European Shorthair Cat: History

European Shorthair Cat: History
European Shorthair Cat: History

Video: European Shorthair Cat: History

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Video: European Shorthair | Cats 101 2023, February
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The origin of the European shorthair cat is not covered with mysterious stories and exotic legends. Everything is much simpler. Its history begins with those ancient times, when the "sacred" cats of the Egyptians spread throughout the European continent.

Like their Egyptian ancestors, the domestic cats of Europe were mostly shorthaired until the 16th century, when cats with long haired began to be imported from Turkey and Persia. The first European "standard" for the domestic cat dates back to about AD 140 and is contained in the Laws of King Howell the Good of Wales. A full-fledged cat should have excellent eyesight and hearing, a long (that is, not chopped off) tail, a full set of teeth and claws, and “not have traces of fire” - in other words, burned hair.

Its rise to the rank of thoroughbred European Shorthair cat owes only the love and purposeful actions of several generations of specialists. As its name implies, the breed originated in Europe, namely in Great Britain. In the late 1890s, these animals - blue, white, black and marble - first appeared in British exhibitions. Continental lovers of short-haired cats were not far behind the British: various color variations of short-haired "aborigines" began to be systematically bred and exhibited at exhibitions in Germany and France shortly after the First World War. The first attempt to register a European as a breed took place in England in 1925.

European shorthair cat, photo of cat breed photography
European shorthair cat, photo of cat breed photography

Swedish, Danish and Norwegian breeders were the first to engage in targeted breeding of the European Shorthair cat. In 1946 the first European shorthair cat was registered in Sweden under the name "Swedish domestic cat". Felinological organizations did not separate these animals into a separate breed for a long time and at exhibitions they judged them according to the standards corresponding to the standards of the modern British shorthair cat, which at that time was called the European shorthair cat.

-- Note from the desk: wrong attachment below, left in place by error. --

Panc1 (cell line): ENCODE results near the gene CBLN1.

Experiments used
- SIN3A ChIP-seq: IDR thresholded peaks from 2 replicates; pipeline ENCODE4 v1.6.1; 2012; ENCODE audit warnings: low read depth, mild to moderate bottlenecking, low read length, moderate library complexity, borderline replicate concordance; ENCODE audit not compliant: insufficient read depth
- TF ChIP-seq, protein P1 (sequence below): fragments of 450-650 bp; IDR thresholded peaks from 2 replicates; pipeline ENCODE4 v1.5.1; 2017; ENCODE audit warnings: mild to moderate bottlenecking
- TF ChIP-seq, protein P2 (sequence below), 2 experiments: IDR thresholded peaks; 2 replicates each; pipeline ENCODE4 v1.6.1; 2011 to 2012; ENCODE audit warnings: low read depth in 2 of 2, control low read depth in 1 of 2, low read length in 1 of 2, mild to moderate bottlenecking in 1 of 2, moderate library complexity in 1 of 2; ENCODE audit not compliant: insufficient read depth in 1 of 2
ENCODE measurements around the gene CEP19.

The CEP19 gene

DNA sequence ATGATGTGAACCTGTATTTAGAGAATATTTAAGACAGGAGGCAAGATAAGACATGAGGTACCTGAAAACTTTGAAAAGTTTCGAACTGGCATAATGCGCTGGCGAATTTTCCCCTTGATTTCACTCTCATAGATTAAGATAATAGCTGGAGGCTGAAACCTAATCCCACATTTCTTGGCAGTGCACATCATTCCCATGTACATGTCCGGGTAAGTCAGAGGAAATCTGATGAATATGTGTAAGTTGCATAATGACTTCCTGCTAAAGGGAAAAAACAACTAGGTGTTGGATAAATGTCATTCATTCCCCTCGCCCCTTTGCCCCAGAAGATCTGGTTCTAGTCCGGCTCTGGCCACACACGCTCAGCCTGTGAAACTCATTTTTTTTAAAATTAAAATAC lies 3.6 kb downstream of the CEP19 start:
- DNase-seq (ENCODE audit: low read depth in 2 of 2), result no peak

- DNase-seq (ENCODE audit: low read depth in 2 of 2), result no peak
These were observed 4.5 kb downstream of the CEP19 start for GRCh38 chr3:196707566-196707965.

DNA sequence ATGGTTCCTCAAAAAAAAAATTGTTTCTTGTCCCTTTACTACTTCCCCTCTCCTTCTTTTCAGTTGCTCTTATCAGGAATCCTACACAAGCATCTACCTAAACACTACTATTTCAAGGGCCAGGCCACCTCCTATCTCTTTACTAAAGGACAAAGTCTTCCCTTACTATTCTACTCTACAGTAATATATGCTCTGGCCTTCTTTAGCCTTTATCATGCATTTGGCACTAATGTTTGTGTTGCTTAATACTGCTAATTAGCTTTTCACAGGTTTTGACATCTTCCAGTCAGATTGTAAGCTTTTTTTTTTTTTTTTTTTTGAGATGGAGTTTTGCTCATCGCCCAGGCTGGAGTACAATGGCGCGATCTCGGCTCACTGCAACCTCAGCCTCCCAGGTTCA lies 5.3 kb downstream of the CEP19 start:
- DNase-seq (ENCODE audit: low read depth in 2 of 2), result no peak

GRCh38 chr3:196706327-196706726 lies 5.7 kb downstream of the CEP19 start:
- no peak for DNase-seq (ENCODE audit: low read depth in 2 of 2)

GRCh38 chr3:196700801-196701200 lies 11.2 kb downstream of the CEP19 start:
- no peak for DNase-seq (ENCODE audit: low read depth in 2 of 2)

Долгое время различия между континентальной и английской короткошерстными кошками не существовало, фактически они представляли собой одну породу. Практиковались и спаривания особей, происходящих из этих двух различных групп. Однако постепенно различия между островными и континентальными кошками нарастали. В племенной работе с английскими кошками заводчики взяли курс на утяжеление костяка и большую массивность животных, постарались закрепить такие признаки, как круглая голова, небольшие уши, круглые глаза, густой и плотный подшерсток. С 1960-х годов в английской фелинологической литературе слово «короткошерстная» в названии породы начинает постепенно вытесняться определением «британская».

Fans of cats on the European continent, for the most part, did not adhere to such a selection policy. As a result, in the 1970s, the former shorthaired breed finally split into two independent branches - British and European. Under these names they were standardized by FIFe: the first - in 1980, the second - in 1982. Thus, from the official point of view, the oldest native breed of European cats turned out to be one of the youngest.

Today, the European Shorthair can rival the Persian and Oriental Shorthair in a variety of color forms. European shorthair cat is a beautiful, stately, healthy, harmonious cat.

European shorthair cat (EKSH)
European shorthair cat (EKSH)

Related article European Shorthair Cat (EKSH)

In our country, for some reason, many amateurs are dismissive of these cats. And the nurseries engaged in breeding this breed can be counted literally on one hand. The low popularity of the breed is due to the fact that at first glance it is no different from street cats. Why pay for a purebred cat if animals like her freely walk the streets of our cities and villages?

The large federations of the USA (TICA and CFA) and Great Britain (GCCF) still do not recognize the European Shorthair cat as a separate breed.

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